Dispatches from the Creation Wars

Marci Hamilton’s latest column skewers Tom DeLay and Bill Frist for their cavalier and hypocritical demonization of the courts. She writes in part:

DeLay catered to the far right when he led the charge to enact “Terri’s Law,” which enabled her parents to return to a federal court that had lacked jurisdiction to hear their case. (DeLay is as cynical as he is catering, however: An earlier version of the bill would have given the parents new rights, not just a forum. But DeLay and other Republicans compromised and agreed to remove those new rights from the bill in order to get it passed.)

Ironically but all too predictably, after entrusting the case to the federal courts, DeLay then turned on them. The courts had rightly found there was no existing constitutional ground raised by the Schindlers, Terri’s parents, that would permit them to overturn the state court decision. In response, DeLay claimed this modest, lawful, and prudent call was “activist,” and threatened that the courts would have to one day “answer for their behavior.”

After some cooler head reminded him that he was directly threatening the political independence of the judiciary — one of the pillars of the American constitutional system — DeLay retracted these particular words, but hardly abandoned the message. Indeed, his new remarks were if anything, even more threatening: “We’ve got jurisdiction over the courts. We set up the courts, and we can unseat the courts.” And just in case no one understood that he was threatening the courts, this Tuesday, DeLay pledged to investigate whether federal judges have complied with the Constitution’s “good behavior” requirement in coming to the decisions they have reached.

This last threat, of course, is a joke of the highest order. Neither he nor any other member of Congress can unseat a sitting judge simply because he disagrees with the decisions reached. The cooler head recently mentioned needs to sit down with Mr. DeLay and engage in an elementary, maybe even remedial, course on the separation of powers.

In any event, the charge of “activism” couldn’t have been farther from the mark. The federal courts – like every court from the beginning of the long litigation — reached a conclusion based directly on the law: Florida law permits oral statements to be taken into account in these circumstances, so that Michael’s testimony regarding his wife’s intentions was both admissible and probative.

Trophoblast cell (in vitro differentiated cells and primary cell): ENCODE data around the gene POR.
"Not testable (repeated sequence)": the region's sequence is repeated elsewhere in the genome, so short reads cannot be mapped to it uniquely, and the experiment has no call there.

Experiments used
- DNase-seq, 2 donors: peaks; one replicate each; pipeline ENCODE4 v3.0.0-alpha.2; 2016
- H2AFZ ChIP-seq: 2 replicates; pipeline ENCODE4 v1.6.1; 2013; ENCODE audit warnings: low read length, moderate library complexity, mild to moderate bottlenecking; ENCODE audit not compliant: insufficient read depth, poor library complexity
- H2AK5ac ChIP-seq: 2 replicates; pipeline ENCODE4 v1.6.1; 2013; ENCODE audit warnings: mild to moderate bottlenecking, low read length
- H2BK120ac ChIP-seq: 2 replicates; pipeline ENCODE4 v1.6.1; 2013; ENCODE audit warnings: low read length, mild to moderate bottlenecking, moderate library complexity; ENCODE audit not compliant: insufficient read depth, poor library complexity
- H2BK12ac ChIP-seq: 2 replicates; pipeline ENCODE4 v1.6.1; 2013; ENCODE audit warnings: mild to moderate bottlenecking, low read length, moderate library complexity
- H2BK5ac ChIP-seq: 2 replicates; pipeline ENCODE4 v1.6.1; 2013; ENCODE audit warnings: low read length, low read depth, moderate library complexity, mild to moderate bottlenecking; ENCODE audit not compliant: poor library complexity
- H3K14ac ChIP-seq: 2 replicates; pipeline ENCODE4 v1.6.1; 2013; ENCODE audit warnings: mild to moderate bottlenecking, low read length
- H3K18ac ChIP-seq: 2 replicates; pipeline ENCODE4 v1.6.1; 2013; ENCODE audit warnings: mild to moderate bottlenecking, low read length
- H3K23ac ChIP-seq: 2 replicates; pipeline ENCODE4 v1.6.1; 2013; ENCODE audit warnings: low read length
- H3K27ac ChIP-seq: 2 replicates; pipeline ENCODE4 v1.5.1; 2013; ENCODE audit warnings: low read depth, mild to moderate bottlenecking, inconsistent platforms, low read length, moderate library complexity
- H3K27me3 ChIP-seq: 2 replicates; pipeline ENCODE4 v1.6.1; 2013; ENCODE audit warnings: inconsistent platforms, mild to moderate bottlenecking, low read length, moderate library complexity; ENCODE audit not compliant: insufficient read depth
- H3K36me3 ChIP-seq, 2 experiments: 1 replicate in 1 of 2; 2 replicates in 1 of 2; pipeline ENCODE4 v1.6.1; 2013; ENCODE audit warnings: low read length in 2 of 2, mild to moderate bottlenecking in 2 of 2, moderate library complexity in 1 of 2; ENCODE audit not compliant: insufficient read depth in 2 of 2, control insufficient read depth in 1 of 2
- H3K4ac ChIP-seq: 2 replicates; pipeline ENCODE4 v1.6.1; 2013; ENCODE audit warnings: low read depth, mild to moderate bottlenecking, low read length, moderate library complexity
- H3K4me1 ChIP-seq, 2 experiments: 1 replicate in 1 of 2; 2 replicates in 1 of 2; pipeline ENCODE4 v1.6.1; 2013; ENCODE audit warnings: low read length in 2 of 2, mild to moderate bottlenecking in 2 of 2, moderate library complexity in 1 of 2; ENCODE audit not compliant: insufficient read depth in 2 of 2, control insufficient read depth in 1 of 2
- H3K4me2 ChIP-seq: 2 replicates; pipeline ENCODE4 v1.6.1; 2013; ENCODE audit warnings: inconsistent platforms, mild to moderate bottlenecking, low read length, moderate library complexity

Far from being activist, then, the Schiavo decisions resolutely have followed the rule of law – even while all around urged the judges who issued them to follow, instead, their own religious and political beliefs.

Admirably, the judges did not see fit to bring their religious or political leanings into their decisions. That’s because their job is to apply the law, not legislate it.

In the end, the Schindlers’ problem was with Florida law, not with the courts. To demonize the courts now — as DeLay is doing — is nothing other than a shell game of political accountability.

In other words, these are the actions of a demagogue. He’s not the least bit interested in the Constitution or the rule of law, he’s interested in scoring points with his constituency. But even that is backfiring on him with the public being strongly opposed to his position on the Schiavo case.

Comments

  1. #1 llDayo
    April 21, 2005

    It’d be nice if there was a good behavior rule for majority leaders as well.

  2. #2 Melody
    April 21, 2005

    Artcle I, section 3 grants Congress the powers of impeachment.

    And Section 4 aloows them to punish fellow members:

    “Each House may determine the rules of its proceedings, punish its members for disorderly behavior, and, with the concurrence of two thirds, expel a member.”

  3. #3 386sx
    April 21, 2005

    “Each House may determine the rules of its proceedings, punish its members for disorderly behavior, and, with the concurrence of two thirds, expel a member.”

    So in other words, when all the other demagogues determine that the “Elvis moment” has arrived, i.e. that there are lots of political points to be scored with their constituents by pouncing on DeLay, then it’s bye bye time for the “Tommers”, that big ol’ galoot.

  4. #4 Melody
    April 21, 2005

    I am far from being a fan of Gingrich, but it was decent of him to step down in order to prevent further dishonor to his constitutents.

    DeLay should follow suit… resign, let a neocon emperor pay his fines, and then shut up!

  5. #5 GeneralZod
    April 21, 2005

    386:
    I do not understand the “Elvis moment” comment. I have never heard this. Is it a common expression, and what does it mean exactly? (I understand the rest of your comment, just not how Elvis fits in). Thanks.

  6. #6 386sx
    April 21, 2005

    I do not understand the “Elvis moment” comment.

    I guess it’s like an Elvis year, except that it’s compressed down into a smaller time frame.

    “When all the other demagogues determine that the ‘time is ripe.’”

  7. #7 GeneralZod
    April 21, 2005

    Thanks, 386. So its kind of like “jumping the shark”?

  8. #8 raj
    April 21, 2005

    In the end, the Schindlers’ problem was with Florida law, not with the courts.

    Actually, the Schindlers’ problem was with FL law as applied by FL state judges.

    It’s interesting that FL state judges are elected. You haven’t heard the Republicans bitching and moaning about “unelected judges” in the Schiavo case, have you?

  9. #9 386sx
    April 21, 2005

    Thanks, 386. So its kind of like “jumping the shark”?

    I think that if they should happen to give Mr. DeLay the boot, it would likely be more a case of all the other demagogues’ not being too keen on the idea of one lone demagogue making all the other demagogues and their demagoguery look bad.

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